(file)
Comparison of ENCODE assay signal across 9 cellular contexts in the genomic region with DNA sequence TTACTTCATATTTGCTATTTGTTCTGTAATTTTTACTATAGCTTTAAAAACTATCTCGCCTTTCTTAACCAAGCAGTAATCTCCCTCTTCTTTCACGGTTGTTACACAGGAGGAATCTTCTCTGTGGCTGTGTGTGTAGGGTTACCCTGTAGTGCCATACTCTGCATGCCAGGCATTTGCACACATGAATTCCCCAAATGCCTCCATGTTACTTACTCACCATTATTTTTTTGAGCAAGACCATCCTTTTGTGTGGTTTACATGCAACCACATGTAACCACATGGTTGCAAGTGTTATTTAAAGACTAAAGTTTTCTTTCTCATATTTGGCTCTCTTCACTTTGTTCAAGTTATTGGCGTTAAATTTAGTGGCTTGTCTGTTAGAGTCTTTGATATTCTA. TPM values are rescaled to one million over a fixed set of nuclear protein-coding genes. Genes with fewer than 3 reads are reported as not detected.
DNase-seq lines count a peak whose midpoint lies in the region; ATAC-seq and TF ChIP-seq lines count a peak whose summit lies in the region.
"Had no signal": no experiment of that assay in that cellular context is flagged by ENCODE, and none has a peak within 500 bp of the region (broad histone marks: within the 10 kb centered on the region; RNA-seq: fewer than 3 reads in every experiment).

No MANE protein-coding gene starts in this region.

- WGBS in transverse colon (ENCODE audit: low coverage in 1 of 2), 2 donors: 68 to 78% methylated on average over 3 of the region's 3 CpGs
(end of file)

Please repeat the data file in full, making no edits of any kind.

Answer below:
Comparison of ENCODE assay signal across 9 cellular contexts in the genomic region with DNA sequence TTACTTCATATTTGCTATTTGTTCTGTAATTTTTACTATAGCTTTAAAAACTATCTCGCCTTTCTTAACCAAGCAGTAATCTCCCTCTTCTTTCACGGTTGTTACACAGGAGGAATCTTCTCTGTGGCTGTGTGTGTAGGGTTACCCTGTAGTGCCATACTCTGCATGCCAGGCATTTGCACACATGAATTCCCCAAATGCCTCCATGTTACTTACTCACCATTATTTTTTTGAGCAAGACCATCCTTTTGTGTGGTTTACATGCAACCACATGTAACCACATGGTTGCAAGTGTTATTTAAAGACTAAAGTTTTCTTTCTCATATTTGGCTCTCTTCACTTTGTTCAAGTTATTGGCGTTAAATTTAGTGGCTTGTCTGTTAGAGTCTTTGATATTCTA. TPM values are rescaled to one million over a fixed set of nuclear protein-coding genes. Genes with fewer than 3 reads are reported as not detected.
DNase-seq lines count a peak whose midpoint lies in the region; ATAC-seq and TF ChIP-seq lines count a peak whose summit lies in the region.
"Had no signal": no experiment of that assay in that cellular context is flagged by ENCODE, and none has a peak within 500 bp of the region (broad histone marks: within the 10 kb centered on the region; RNA-seq: fewer than 3 reads in every experiment).

No MANE protein-coding gene starts in this region.

- WGBS in transverse colon (ENCODE audit: low coverage in 1 of 2), 2 donors: 68 to 78% methylated on average over 3 of the region's 3 CpGs